Unfinished business
Image source: .health.org.uk

Unfinished Business sets out recommendations to help close the gap in survival between England and other comparable countries.

These include: radical improvements in early diagnosis and detection of cancer, such as increasing investment in diagnostic equipment, building public understanding of cancer symptoms, improving resourcing of primary care, greater support for GPs to refer more patients and supporting collaboration across primary and secondary care (Source: The Health Foundation).

Read the report in full from The Health Foundation 

Read The Health Foundation’s press release 

Understanding the health care needs of people with multiple health conditions

The Health Foundation | November 2018 | Understanding the health care needs of people with multiple health conditions

Meeting the needs of people with multiple conditions at the same time as the NHS
is treating more patients than ever is a complex challenge. Preventing people from
developing conditions or delaying the onset of conditions will have the greatest benefits for individuals, their families, the economy and the NHS.  New research published by The Health Foundation demonstrates the importance of linking anonymised NHS data across primary and secondary care to gain greater insight into people’s care.

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  • Analysis of data in the period between 2014 to 2016 of 300,000 people in England found that a quarter of adults (25%) had 2+ health conditions, equivalent to approximately 14.2 million people in England.
  • More than half (55%) of hospital admissions and outpatient visits and three quarters (75%) of primary care prescriptions are for people living with 2+conditions.
  • Those who live in the  most affluent fifth of areas, people can expect to have 2+ conditions by the time they are 71 years old, but in the most-deprived fifth, people reach the same level of illness a decade earlier, at 61 years of age.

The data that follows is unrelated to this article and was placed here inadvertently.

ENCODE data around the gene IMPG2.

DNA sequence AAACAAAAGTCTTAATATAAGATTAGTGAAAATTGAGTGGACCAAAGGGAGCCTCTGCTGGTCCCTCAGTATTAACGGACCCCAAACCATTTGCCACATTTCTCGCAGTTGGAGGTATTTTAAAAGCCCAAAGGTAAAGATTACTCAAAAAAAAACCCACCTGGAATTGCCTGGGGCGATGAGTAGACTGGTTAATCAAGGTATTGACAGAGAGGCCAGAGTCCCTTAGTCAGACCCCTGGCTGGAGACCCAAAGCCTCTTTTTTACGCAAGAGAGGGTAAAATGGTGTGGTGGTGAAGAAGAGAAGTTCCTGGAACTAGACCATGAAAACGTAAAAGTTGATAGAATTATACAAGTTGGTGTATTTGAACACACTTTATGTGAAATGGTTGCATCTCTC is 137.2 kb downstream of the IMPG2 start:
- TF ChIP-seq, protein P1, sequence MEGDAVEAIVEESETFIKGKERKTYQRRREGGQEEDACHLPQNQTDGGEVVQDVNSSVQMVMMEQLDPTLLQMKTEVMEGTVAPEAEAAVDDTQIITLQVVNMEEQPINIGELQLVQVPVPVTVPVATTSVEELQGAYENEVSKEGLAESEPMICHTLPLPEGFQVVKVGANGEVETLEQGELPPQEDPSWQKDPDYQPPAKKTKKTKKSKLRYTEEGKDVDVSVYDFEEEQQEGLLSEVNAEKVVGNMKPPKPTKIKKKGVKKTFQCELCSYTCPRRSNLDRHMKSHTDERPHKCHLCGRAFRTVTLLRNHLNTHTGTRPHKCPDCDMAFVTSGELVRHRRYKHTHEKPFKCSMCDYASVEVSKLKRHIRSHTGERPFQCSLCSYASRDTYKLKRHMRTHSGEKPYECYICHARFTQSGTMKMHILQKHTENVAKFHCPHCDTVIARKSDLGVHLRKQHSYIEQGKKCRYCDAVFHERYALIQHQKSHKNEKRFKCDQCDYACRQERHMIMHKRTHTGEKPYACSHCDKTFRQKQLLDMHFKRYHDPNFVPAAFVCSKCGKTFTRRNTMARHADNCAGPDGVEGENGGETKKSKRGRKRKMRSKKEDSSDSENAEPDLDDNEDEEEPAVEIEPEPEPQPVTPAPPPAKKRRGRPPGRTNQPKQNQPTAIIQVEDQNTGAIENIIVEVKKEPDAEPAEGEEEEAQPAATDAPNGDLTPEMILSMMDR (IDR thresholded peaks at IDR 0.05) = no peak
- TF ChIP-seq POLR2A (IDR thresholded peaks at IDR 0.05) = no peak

To improve care for people with multiple conditions it is critical that the NHS long-term plan identifies and addresses the complexity of their needs. The report sets out six steps the NHS could take to achieve this.

These are:

  • supporting those with multiple conditions to live well, for example by investing in
    self-management support for people with multiple conditions
  •  developing new models of NHS care for those with multiple conditions
  • resourcing the vital role of primary care, particularly in deprived areas
  •  designing secondary care around those with multiple conditions
  • using data and sharing information to improve care for those with multiple
    conditions, including greater data linkage
  • robustly evaluating what works.

Key points

  • Analysis of data from 2014 to 2016 for 300,000 people in England found that one in four adults had 2+ health conditions, equating to approximately 14.2 million people in England.
  • Over half (55%) of hospital admissions and outpatient visits and three quarters (75%) of primary care prescriptions are for people living with 2+conditions.
  • In the least-deprived fifth of areas, people can expect to have 2+ conditions by the time they are 71 years old, but in the most-deprived fifth, people reach the same level of illness a decade earlier, at 61 years of age (Source: The Health Foundation).